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Online video site Hulu is officially on the auction block with investment banks Morgan Stanley and Guggenheim Partners on Wednesday emerging as the financial advisors that will look for bidders for the company that is owned by four partners.
If Hulu can find a buyer for $2 billion or more, it could represent a quick one-time financial benefit for the media conglomerates that are partial owners of the online company founded four years ago. Beyond that, though, a sale could also relieve some headaches, offload some testy partnerships and maybe even bring content licensing deals for the owners of TV content that are worth more over the long-term.
The conglomerates that own Hulu along with Providence Equity Partners – NBCUniversal, Disney and News Corp. – are competitors who haven’t always agreed on how Hulu should be run, when to make content available, how much and whether any of it should be exclusive.
And conglomerate executives’ opinions haven’t always jived with those of Hulu CEO Jason Kilar who famously threatened to quit last fall and earlier this year enraged his corporate overlords with a blog post about the future of TV, including the statement that “traditional TV has too many ads.” Some of his conglomerate bosses, meanwhile, have been pushing for expanded ad slots on Hulu.
Beyond that, Hulu and its owners have also not been aligned on questions of exclusivity of content and access to it. NBC, for example, gave new Saturday Night Live episodes to Netflix, and Disney unveiled free, ad-supported access to some ABC shows via the iPad in moves that Kilar felt undermined Hulu.
No wonder then that the Internet streamer is for sale, some say. “Content company owners separately started making some of their content available in various windows on services other than Hulu’s, such as Netflix, which upset other owners,” noted Miller Tabak analyst David Joyce. “As such, the disparate corporate interests again have made the joint venture difficult to sustain.” Observers said joint ownership often leads to delays in decisions and conflicts over strategy.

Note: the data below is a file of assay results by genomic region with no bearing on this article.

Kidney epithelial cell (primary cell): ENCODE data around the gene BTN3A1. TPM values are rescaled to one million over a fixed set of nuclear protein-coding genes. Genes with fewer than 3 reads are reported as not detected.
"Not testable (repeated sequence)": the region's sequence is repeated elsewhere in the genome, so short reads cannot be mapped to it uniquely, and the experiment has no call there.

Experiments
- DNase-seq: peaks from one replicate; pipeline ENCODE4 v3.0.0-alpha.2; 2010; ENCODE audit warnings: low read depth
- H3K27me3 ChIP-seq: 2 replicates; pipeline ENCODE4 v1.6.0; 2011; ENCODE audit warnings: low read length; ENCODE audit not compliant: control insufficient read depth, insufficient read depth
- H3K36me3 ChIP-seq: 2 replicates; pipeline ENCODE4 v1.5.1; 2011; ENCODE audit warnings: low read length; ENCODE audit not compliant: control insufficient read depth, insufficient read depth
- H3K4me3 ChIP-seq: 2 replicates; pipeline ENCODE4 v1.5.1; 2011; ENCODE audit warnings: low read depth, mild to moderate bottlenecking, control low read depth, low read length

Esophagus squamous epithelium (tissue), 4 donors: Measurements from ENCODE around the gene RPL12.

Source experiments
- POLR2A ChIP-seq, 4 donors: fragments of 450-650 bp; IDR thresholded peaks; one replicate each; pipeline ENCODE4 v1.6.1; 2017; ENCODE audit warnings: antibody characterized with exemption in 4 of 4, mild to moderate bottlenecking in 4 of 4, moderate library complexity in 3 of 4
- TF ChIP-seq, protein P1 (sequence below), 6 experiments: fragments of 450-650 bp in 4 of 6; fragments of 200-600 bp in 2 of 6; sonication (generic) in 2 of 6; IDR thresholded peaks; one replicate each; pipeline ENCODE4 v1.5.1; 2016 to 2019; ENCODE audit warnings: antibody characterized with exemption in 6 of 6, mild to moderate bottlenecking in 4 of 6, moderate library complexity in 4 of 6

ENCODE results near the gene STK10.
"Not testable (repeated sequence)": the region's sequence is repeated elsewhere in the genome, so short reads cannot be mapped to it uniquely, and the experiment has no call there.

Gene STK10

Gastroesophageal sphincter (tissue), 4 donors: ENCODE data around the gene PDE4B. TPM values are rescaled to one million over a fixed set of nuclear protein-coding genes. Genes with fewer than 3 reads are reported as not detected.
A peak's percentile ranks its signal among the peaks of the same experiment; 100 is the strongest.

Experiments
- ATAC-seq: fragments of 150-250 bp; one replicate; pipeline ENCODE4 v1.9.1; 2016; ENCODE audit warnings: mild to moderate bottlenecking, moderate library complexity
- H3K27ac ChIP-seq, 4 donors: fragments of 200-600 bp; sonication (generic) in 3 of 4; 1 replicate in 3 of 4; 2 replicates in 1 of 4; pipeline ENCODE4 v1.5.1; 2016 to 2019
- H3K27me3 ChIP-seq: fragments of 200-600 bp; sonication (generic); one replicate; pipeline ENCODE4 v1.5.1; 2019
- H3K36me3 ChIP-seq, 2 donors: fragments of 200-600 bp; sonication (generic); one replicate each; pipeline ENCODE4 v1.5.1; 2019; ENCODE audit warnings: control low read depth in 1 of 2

While some see a sale as the logical future, others argue that content giants may have an even harder time striking deals with an entity owned by someone else. Some observers also argue that Comcast and its NBCUniversal are likely more inclined to want to retain a stake in Hulu than its partners — at least in certain cases. “Hulu is more of a threat to Comcast if in the wrong hands, while Disney and News Corp. content will always be needed,” said Janney Montgomery Scott analyst Tony Wible. “Anyone that could aim to spur cord cutting or [cord] shaving” would be an unwelcomed owner for Comcast/NBCUni, he said.
The sale optimists point out though that Netflix’s streaming service has become a lucrative content deal partner, and Hulu’s entertainment industry owners may look for the site to become another buyer without the need to own a stake in it and sit in on board meetings. Under that view, content revenue from online streamers like Hulu, Netflix, Amazon.com and others will soar in the coming years.
“They don’t need it, [but] Hulu can’t exist without their content,” said one former executive of one of the Hulu owners about the relationship between Hulu and its owners.